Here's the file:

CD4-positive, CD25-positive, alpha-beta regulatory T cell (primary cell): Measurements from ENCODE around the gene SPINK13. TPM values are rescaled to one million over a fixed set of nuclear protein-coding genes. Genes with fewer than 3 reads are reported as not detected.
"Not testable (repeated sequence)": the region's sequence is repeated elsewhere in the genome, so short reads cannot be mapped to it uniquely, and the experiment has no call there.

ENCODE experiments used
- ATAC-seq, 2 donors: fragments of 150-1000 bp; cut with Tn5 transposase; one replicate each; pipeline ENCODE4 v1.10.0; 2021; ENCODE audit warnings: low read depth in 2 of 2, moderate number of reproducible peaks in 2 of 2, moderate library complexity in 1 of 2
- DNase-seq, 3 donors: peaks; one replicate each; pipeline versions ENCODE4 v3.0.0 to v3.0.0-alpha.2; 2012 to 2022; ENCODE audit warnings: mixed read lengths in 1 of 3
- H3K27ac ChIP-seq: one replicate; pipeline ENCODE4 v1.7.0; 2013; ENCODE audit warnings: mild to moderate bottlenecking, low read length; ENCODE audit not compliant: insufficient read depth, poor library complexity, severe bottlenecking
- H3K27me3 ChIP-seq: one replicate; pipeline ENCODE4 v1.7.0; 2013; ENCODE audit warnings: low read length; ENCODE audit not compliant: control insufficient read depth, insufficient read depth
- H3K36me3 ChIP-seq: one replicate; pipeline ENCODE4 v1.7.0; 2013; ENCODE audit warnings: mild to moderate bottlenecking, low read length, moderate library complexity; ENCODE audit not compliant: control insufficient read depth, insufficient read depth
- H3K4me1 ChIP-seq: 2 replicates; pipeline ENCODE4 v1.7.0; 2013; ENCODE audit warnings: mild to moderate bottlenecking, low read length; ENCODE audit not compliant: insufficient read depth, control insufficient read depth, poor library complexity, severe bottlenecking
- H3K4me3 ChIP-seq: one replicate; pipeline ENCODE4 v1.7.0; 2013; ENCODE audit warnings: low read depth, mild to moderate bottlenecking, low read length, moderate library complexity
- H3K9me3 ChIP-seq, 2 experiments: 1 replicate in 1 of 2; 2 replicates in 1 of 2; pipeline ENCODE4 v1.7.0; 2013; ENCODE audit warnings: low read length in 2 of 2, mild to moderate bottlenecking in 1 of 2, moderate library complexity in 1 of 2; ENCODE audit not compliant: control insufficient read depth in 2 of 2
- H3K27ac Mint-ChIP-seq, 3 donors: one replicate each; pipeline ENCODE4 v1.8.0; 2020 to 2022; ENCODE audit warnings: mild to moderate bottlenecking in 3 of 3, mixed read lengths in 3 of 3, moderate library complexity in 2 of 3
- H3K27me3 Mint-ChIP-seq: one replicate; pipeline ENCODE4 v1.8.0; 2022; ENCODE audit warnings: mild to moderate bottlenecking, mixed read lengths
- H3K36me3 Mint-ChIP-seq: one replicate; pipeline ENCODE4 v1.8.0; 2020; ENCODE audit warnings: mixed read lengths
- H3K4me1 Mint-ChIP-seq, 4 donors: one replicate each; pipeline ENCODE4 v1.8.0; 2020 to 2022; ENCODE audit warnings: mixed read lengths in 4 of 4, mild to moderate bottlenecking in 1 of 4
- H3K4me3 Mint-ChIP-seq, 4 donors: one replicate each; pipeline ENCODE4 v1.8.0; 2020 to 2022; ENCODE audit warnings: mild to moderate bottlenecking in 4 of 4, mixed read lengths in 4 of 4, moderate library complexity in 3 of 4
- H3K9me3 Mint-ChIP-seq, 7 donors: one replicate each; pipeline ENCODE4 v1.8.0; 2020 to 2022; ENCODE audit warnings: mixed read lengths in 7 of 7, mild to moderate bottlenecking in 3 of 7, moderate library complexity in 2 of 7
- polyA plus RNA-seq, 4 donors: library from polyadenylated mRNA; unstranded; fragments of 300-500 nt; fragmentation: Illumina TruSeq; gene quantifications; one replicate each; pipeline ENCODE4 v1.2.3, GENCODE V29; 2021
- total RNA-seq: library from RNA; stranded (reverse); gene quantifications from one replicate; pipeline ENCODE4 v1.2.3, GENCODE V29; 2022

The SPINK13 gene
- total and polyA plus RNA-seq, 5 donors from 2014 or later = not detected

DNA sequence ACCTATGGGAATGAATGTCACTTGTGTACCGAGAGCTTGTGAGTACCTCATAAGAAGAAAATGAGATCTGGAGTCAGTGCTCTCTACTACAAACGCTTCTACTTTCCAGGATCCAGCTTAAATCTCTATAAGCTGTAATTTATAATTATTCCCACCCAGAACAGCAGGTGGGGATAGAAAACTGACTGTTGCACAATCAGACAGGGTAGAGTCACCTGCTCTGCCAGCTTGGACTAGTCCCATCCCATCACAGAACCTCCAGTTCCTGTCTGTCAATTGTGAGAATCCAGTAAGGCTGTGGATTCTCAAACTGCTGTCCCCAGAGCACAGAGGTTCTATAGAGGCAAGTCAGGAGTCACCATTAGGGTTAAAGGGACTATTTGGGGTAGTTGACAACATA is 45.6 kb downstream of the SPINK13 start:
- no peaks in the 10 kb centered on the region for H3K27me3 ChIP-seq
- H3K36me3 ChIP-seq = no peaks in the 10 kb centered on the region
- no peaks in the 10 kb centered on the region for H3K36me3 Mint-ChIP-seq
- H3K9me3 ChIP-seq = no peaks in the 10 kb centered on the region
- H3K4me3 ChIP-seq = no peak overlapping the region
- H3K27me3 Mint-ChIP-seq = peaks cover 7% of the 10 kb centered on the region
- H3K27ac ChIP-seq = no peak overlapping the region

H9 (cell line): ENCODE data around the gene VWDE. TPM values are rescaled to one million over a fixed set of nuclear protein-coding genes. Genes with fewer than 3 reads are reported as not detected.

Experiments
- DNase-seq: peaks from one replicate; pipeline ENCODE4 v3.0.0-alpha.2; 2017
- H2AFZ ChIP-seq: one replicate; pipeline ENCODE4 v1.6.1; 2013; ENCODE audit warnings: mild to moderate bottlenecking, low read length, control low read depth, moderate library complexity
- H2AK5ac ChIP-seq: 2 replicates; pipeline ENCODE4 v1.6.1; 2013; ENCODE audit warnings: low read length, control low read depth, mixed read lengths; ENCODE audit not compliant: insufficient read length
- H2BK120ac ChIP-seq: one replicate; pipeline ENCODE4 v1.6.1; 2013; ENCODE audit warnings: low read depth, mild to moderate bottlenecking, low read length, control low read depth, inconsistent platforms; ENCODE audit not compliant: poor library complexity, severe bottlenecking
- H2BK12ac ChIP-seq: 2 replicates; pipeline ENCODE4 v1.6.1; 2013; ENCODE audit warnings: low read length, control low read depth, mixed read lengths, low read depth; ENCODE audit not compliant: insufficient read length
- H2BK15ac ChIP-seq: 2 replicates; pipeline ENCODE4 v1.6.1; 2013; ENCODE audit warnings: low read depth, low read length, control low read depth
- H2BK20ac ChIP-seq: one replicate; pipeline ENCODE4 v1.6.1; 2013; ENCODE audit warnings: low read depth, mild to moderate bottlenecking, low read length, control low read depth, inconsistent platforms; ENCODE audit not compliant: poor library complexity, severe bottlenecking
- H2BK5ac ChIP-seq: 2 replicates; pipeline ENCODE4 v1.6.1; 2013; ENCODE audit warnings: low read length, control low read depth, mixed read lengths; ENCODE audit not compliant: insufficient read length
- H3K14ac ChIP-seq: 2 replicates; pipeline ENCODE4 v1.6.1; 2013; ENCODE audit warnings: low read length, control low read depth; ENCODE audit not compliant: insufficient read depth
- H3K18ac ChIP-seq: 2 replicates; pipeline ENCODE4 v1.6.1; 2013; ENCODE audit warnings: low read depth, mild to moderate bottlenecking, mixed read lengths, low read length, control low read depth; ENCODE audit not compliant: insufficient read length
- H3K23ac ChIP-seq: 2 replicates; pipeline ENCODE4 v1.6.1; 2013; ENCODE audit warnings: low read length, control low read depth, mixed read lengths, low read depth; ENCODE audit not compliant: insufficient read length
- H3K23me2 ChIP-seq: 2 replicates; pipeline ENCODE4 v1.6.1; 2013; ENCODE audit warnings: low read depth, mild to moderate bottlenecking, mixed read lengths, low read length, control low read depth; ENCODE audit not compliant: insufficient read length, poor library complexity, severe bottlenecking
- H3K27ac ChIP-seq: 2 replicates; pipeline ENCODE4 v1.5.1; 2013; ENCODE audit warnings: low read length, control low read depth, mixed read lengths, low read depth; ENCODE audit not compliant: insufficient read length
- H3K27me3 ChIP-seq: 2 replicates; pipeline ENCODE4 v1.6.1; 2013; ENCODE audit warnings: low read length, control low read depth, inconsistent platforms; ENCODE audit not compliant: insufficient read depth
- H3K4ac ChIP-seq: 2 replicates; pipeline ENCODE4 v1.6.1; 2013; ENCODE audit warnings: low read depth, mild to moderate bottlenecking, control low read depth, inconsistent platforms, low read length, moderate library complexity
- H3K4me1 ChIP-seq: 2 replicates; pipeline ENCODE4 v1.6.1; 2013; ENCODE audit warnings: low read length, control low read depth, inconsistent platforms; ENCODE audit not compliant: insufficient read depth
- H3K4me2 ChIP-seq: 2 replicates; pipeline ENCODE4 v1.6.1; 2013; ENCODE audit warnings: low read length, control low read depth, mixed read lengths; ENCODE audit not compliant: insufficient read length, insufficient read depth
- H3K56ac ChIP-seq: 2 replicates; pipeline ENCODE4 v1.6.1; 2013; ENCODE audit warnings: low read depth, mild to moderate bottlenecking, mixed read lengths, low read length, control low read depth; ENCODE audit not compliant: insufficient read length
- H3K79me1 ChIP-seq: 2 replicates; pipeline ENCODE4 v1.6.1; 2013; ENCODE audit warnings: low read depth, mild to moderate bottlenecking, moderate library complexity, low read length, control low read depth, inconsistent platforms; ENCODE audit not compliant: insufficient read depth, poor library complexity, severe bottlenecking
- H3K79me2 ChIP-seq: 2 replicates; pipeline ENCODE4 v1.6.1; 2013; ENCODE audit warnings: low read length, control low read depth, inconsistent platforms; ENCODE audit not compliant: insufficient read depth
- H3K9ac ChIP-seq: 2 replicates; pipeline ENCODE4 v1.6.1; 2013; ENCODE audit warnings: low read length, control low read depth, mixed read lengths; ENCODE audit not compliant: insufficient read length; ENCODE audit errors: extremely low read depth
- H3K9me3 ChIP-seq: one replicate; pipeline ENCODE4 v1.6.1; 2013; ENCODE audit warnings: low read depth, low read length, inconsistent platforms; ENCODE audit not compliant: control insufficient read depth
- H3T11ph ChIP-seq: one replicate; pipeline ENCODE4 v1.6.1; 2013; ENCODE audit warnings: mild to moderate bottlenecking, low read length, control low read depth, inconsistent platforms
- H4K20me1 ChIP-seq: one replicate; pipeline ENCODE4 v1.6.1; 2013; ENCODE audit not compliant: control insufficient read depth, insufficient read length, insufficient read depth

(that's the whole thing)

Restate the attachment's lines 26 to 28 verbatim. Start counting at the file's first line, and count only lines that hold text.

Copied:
- H3K9me3 ChIP-seq = no peaks in the 10 kb centered on the region
- H3K4me3 ChIP-seq = no peak overlapping the region
- H3K27me3 Mint-ChIP-seq = peaks cover 7% of the 10 kb centered on the region